Bonnie Aspen – Silence/Passing

“A double La-Z-Boy sofa.”

We were both teachers in Oregon in the late ‘80s. I taught in Falls City. And we didn’t live in Falls City; we lived about three miles out of Falls City, in the woods, as it were. [A supervisor] there was a pretty powerful redneck kind of a guy that everybody was afraid of. At one point—actually before I became principal—he looked at me and said, “Girlie, I know all about you and that roommate. And if you don’t watch your step, everybody’s going to know.” Well, he didn’t know anything he was supposing, because we were very carefully closeted and kept track of all the stories we had told. You know, [what we told] this person or that person.

I looked at him and said, “You might not know what you think you know, but go right ahead. If you want to go down that road, you go down it. Your life and my life will be on three channels of statewide news, and we’re going to see who comes up moral.” He was diddling [one of the] teacher[s] at lunch. So,] he didn’t go there.

[I once had a school board member’s] child in my [class] room. One Saturday morning, his wife just showed up at the door, knocking on the door. I answered it and was like, “Hi Christy. What’s up?”[1] And she’s like, “Well, I was in the neighborhood.” Again, we lived in the woods! There was no “neighborhood.” [She said,] “I thought I’d stop by for a cup of tea.” So I invited her in, fixed her a cup of tea. She’s sitting at my table looking all around the house: “Where’s your roommate?” “Not here.” Just looking all around the house. Then, finally, she says, “Why would a single girl own a double La-Z-Boy sofa?” We had a dual reclining La-Z-Boy love seat. It was one of our first furniture purchases. [Laughs.] I looked at her and said, “Wow, that’s interesting that you would ask, but my mother bought that sofa so she and my stepfather could have more togetherness. After one night of togetherness, she said, ‘Come get the God-damned thing.’ I couldn’t pass up the free couch, because your husband doesn’t pay me much to be a teacher here.” So there we go. [Sighs.]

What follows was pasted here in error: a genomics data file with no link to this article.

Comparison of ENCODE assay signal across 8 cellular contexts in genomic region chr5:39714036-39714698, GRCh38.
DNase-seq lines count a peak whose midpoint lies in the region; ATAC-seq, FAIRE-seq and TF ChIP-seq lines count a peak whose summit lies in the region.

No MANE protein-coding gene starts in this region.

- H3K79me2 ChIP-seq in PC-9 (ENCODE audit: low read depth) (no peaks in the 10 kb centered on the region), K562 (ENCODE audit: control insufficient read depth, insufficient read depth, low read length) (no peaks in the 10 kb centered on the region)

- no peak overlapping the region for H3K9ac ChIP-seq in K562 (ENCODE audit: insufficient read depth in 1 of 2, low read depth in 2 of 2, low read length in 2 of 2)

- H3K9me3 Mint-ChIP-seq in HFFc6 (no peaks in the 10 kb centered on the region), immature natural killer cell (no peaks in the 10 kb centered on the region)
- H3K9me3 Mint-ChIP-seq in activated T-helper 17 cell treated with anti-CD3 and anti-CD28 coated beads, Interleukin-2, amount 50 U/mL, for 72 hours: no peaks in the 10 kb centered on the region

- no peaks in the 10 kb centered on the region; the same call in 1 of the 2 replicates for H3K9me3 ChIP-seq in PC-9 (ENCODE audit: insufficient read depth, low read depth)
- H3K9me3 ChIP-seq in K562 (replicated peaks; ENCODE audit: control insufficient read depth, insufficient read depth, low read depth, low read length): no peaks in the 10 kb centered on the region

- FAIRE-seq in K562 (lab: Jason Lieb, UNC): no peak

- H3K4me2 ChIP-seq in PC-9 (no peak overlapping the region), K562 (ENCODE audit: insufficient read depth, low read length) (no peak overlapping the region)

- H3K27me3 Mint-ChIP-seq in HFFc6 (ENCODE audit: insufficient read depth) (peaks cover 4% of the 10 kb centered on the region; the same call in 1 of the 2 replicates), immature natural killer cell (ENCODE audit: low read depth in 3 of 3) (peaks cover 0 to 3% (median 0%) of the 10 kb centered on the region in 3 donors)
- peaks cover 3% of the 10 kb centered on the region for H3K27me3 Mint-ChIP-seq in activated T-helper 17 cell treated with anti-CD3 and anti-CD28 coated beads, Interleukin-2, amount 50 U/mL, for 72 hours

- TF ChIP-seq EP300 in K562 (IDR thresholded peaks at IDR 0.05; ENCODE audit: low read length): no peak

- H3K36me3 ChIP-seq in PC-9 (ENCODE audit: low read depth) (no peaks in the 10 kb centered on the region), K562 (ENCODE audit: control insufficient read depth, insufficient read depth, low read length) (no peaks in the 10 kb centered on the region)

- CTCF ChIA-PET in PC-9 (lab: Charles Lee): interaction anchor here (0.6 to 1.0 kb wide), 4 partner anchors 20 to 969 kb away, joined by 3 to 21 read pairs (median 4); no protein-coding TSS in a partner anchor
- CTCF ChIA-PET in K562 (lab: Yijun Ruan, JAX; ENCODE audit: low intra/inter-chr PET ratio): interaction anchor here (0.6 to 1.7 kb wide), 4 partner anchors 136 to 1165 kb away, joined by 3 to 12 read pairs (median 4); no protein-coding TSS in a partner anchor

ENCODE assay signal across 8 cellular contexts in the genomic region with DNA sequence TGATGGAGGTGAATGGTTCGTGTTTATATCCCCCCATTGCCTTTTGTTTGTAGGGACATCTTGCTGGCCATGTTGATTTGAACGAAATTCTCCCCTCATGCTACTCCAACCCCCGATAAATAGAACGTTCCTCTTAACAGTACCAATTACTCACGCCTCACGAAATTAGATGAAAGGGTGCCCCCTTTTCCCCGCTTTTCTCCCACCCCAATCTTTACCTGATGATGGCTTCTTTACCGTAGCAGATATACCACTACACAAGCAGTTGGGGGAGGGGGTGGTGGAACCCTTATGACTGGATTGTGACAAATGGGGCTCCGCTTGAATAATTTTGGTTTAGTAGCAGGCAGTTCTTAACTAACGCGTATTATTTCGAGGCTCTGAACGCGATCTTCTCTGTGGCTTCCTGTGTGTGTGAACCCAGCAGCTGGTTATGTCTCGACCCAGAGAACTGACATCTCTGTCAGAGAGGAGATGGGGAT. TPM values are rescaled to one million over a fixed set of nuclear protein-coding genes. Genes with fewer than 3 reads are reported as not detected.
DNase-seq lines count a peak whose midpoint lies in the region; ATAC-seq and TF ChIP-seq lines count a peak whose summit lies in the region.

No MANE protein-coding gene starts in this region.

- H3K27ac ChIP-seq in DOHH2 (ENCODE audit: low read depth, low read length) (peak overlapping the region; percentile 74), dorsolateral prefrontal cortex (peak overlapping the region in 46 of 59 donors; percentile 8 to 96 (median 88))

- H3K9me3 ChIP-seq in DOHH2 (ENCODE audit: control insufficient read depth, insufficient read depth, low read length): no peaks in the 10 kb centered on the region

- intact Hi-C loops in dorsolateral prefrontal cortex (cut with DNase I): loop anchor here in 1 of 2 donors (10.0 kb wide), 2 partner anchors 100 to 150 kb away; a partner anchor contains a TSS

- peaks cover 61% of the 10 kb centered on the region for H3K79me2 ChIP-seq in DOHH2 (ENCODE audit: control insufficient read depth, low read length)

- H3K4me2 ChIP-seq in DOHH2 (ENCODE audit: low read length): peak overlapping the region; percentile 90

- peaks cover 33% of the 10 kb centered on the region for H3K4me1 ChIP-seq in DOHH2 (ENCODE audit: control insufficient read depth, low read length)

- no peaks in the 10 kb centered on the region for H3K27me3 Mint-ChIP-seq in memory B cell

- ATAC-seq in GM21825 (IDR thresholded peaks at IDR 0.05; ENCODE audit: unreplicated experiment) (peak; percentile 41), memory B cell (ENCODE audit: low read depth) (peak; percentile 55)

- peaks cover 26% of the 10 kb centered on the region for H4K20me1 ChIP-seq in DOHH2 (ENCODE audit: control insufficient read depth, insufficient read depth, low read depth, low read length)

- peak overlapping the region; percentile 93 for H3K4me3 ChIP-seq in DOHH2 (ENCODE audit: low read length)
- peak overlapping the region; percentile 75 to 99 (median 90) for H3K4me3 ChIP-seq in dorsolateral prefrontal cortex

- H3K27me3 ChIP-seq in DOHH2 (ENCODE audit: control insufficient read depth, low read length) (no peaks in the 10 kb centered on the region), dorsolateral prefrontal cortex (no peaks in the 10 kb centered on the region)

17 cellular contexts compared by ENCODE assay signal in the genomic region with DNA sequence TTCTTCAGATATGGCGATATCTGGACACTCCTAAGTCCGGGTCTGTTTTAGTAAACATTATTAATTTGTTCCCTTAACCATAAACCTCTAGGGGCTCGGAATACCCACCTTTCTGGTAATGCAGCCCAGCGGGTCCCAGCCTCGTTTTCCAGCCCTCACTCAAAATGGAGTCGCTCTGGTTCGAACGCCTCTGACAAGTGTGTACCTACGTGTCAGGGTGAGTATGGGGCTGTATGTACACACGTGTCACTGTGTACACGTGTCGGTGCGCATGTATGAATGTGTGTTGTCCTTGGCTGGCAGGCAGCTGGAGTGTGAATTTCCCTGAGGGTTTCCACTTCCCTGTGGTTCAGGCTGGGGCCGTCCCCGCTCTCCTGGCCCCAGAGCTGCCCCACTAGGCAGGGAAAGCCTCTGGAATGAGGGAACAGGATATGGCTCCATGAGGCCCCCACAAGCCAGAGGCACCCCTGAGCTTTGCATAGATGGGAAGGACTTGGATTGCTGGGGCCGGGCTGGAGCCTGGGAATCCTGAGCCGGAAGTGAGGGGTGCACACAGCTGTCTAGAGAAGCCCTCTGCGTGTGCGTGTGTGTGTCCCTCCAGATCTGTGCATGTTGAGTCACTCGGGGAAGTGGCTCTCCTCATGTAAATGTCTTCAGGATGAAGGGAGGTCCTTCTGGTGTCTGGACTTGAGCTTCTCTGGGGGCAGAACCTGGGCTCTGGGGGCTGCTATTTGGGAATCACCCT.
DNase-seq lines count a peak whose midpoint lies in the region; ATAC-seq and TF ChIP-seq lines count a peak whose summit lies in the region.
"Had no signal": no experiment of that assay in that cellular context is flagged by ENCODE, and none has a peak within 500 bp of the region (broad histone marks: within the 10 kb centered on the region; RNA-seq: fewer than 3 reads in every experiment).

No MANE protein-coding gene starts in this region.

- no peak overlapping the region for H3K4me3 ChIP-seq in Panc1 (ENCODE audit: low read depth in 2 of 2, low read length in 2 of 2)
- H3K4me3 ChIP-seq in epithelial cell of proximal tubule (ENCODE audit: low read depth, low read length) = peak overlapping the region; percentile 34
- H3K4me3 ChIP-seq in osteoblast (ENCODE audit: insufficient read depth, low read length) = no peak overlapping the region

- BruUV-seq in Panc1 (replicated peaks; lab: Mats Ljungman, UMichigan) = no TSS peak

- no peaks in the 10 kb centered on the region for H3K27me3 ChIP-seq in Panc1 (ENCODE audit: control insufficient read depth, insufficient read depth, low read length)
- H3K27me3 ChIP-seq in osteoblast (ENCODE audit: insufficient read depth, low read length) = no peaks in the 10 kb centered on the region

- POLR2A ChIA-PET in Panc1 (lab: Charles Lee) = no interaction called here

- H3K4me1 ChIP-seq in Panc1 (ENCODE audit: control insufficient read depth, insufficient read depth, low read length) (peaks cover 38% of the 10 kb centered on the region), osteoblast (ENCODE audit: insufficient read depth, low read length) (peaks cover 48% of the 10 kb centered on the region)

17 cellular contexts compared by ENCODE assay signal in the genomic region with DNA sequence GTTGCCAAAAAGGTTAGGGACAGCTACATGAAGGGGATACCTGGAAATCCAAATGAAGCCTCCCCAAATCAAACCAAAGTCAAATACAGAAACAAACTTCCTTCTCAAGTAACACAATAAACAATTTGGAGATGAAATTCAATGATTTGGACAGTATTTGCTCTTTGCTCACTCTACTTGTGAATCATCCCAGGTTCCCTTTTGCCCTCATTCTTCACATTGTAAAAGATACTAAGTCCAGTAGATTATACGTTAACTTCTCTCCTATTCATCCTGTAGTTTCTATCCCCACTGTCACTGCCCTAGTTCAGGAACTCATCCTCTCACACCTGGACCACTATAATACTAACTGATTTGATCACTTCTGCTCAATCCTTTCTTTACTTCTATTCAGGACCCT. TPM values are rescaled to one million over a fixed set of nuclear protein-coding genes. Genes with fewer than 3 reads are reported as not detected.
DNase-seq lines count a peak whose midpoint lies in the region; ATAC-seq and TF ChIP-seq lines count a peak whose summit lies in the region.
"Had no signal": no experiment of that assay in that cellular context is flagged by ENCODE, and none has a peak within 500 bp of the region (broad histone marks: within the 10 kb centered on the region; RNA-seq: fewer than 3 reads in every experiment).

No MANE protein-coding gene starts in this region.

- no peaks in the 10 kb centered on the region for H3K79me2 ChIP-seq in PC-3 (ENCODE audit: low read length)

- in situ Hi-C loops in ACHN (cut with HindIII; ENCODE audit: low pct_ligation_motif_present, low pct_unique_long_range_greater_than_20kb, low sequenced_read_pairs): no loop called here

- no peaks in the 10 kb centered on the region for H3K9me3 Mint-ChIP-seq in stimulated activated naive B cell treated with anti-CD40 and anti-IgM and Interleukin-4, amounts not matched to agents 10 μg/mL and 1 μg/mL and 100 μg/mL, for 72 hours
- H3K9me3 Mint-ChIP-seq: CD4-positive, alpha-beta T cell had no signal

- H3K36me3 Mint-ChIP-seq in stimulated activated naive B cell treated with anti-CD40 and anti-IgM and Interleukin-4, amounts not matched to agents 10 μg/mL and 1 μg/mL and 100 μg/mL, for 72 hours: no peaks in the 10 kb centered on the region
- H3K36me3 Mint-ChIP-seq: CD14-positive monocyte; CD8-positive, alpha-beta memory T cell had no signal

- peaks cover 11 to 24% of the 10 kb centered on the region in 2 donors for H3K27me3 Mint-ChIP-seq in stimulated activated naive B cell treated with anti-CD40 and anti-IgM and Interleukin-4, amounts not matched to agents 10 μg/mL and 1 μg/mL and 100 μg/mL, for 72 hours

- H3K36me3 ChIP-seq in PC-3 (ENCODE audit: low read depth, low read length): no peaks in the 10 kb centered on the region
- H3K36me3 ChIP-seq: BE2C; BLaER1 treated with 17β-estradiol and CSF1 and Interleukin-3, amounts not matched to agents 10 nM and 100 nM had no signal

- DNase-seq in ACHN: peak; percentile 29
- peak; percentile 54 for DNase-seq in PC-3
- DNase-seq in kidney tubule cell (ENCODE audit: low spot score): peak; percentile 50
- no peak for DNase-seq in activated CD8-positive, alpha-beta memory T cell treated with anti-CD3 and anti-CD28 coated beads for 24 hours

If they fired me for being a lesbian, even then they wouldn’t say, “You’re a lesbian.” They’d come up with some other reason. They’d just [say,] “We don’t want her here. We’re really sure she came late 16 times,” or did “this” or “that.” But if you’re a union rep, the school district can’t just come up with some bogus excuse to fire you without it looking like anti-union behaviors. Early on I started being very highly-placed in every teacher’s union that I was involved with so that if they did fire me, then I could use the union’s deep pockets and lawyers to defend my position. It was extremely deliberate.

[1]“Christy” is a pseudonym.


Source: Interview with Maureen Nickerson, 15 August 2007; transcribed by J. Zander; edited by Laura S. Hodgman. Audio file held in the Museum of Arts and Culture.